Fret leveling therefore is a three step process with guitar strings high. After the tops of the frets are leveled, they need to be re-crowned.  What is re-crowning?  It simply brings the roundness back to the top of the frets from the flatness leveling causes. This step causes the need to invoke the last step of polishing the frets. The re-crowning process causes the fret to become rough and not smooth like a great feeling guitar needs to be.  Hence, polishing to bring the fret back to it’s original luster is required. Therefore, “a very difficult, multi-operational process” becomes more valid.

adjust the angle or pitch of the neck

If the following steps fail to make a meaningful change if issues with guitar strings too high, we need to look elsewhere.  We need to go to another technique for lowering action.  Let’s look at shim placement to adjust the angle or pitch of the neck.  Guitarists erroneously believe that all guitar necks are interchangeable. This is the part of our job that takes up most of our time. It’s called: debunking myths believed by all guitar players. Especially relevant is the fact that guitarists hold onto these like a dog grabs a bone.  They are quite content believing what they read on a guitar forum because it must be true.  Now, that I have lost 75% of my readers here let’s move on.  Now that we who are left are all on the same page the next step will get us closer to lower action.

guitar strings high

If after installing the neck and adjusting the truss rod you see better action is necessary, use a shim. You can set your action string height better and lower when you use a shim. Most likely, will need one, because the likelihood of a new bolt-on neck fitting exactly right just doesn’t happen.  It’s up to you or us at the custom shop to “make it happen”.  We’ll reduce the height when guitar strings high off the neck are problematic.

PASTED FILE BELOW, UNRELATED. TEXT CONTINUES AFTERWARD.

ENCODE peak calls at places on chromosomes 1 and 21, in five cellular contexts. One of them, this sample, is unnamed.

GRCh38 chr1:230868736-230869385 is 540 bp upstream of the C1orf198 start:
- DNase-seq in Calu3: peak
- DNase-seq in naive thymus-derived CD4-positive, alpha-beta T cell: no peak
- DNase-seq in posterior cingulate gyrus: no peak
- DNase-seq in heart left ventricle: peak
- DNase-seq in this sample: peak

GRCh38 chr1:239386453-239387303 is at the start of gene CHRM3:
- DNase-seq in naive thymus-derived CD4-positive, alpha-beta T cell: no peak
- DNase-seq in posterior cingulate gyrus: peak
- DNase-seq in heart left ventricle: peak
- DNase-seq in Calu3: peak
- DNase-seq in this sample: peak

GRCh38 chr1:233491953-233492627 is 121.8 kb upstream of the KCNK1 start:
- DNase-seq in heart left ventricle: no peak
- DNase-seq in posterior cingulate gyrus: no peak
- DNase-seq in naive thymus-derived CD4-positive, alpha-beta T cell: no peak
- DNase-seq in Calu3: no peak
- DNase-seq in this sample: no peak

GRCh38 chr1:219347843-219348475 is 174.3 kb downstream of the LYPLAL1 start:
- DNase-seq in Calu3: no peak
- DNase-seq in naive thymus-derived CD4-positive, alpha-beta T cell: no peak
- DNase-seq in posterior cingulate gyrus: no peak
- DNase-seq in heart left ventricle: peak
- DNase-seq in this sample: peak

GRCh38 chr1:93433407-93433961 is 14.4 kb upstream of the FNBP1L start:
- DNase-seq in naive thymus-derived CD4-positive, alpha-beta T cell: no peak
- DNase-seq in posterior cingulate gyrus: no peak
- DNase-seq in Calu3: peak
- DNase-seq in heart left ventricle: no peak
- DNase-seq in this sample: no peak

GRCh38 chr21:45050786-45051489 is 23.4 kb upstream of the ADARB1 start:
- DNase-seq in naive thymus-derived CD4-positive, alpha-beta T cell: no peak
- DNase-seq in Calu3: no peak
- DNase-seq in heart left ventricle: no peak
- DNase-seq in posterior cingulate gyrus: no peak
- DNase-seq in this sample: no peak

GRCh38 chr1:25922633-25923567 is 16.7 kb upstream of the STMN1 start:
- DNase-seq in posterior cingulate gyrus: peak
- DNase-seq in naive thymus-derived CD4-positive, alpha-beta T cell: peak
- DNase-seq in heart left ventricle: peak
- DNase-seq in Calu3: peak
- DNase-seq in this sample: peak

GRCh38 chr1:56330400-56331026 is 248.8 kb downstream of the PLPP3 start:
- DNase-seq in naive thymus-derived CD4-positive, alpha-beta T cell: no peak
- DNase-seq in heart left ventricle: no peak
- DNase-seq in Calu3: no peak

Why are guitar neck shims needed for new neck installations?

What is the purpose of a guitar neck shim?  To adjust the angle or pitch of the guitar neck. Why would you need to adjust the angle or pitch of the neck? Remember…. all guitar necks are not interchangeable. Sure they may fit, but not properly. It is crucial to get the exact neck angle right so that the strings lay in extreme parallel all the way down the neck.  Failing the above steps.  This is the only remaining way low action can be achieved. Need low action?-call us. You can watch while we do it if you’d like. We’ll get it as low as you want it!



We offer: Guitar Neck Replacement, Fret leveling, Nut filing
Custom Guitar Neck Contours, Custom guitar neck shaping, thinning, shaving and profiling



About the Author:

Mr. Rick Mariner Owner and Founder and CEO of Haywire Custom Guitars Inc. He is a member of The Association of Stringed Instrument Artisans (A.S.I.A.) as well as a guitar player. Rick holds a bachelors degree from University of Md. and a Masters degree from George Washington University. Rick developed his exclusive 8 – Point “Gig- Ready” guitar process that allows for Custom Guitars that are “GIG-READY”. With Rick’s many years of development and guitar set-up experience, Haywire Guitar shop “Builds satisfied players… one Haywire guitar at a time”.